Badger_demo_5-600x280.jpg Badger_demo_5-600x280.jpg

The Government announced yesterday that the planned pilot cull of badgers, postponed last summer following mass opposition and organisational failures, is due to begin in June 2013.

Network for Animals heard the news while out on the streets at the National Badger Cull Protest in Birmingham, where it was met with widespread disbelief and sadness.

The pilot cull is set to go ahead in line with the original plans in west Somerset and west Gloucestershire with Dorset now lined up as a reserve area.  Shooters will lure badgers to bait points nightly for a six week period, during which time they will be shot under the cover of darkness in secret locations by armed marksmen using high velocity rifles. This process will be repeated annually for four years with 70% of badgers in the cull areas needing to be culled to reach the targets for success. 

Opposition from the scientific and animal welfare communities has been present throughout the campaign, with eminent scientists criticising the lack of evidence for the Government's solution for solving the problem of TB in cattle.  Following a huge public outcry last year MPs voted convincingly against the badger cull following a heated parliamentary debate, meaning the latest news from Owen Paterson is at odds with the views of Parliament in addition to thousands of members of the general public.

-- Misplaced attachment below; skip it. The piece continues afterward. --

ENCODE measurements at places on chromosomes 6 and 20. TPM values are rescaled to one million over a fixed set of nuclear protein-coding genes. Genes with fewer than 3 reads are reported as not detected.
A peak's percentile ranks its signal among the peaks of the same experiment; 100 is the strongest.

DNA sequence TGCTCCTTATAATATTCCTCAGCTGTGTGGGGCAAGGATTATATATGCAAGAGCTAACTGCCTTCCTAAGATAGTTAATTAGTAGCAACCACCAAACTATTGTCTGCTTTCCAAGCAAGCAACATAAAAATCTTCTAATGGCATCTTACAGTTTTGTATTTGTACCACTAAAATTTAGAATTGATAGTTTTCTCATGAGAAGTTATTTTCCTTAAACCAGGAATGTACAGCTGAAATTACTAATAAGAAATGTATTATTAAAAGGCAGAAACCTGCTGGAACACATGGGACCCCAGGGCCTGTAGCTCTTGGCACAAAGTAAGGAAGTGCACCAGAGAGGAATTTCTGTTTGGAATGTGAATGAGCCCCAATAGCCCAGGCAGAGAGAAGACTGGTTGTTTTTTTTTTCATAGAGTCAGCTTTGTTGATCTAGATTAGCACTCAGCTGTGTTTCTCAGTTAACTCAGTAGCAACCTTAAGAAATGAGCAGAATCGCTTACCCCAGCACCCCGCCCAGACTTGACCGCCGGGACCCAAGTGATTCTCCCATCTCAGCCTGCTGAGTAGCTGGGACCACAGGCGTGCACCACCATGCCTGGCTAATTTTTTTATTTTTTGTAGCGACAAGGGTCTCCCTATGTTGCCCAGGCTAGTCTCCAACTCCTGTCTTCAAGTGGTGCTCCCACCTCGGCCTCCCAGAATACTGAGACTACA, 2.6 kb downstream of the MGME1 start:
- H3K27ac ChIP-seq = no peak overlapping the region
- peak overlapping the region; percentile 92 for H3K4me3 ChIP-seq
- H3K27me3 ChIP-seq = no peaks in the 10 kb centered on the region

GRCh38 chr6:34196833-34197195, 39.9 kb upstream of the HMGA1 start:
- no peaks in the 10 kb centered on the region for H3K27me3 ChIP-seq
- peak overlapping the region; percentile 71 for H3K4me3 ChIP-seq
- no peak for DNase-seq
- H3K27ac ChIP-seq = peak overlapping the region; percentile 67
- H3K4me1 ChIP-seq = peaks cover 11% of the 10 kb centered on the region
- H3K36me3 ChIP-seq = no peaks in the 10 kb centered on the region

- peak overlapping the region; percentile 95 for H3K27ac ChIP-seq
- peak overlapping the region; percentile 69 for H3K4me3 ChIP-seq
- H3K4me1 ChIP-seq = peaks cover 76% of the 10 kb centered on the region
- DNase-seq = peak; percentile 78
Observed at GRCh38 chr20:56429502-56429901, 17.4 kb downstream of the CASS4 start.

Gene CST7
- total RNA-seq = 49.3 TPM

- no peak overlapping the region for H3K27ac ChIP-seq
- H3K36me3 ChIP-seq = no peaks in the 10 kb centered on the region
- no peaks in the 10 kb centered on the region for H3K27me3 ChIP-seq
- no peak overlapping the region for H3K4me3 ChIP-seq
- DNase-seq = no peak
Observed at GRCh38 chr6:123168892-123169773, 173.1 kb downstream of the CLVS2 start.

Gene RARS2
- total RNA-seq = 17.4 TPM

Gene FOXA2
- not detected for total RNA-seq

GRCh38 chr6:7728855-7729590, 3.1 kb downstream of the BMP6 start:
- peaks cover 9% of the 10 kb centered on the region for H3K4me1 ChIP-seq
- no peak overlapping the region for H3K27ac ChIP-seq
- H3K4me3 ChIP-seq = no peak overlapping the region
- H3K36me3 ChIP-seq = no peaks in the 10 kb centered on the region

Brian Davies, Founder of Network for Animals, said, “The Government are ploughing ahead with their inhumane and impractical approach of shooting badgers despite a fundamental lack of evidence.  The vested interests of the farming lobby and the desire for a quick-fix solution comes at a great cost to English wildlife.”

Network for Animals is calling on supporters to contact their MP and write to Owen Paterson about the badger cull and join our call for a sustainable and humane solution to the problem of TB in cattle. Effective biosecurity, improved cattle welfare and vaccination are the only effective long-term solutions avaialble for tackling this disease.

It's time to stop shooting in the dark and work towards a real solution. 


News and updates

See all our news
Sign up to our newsletter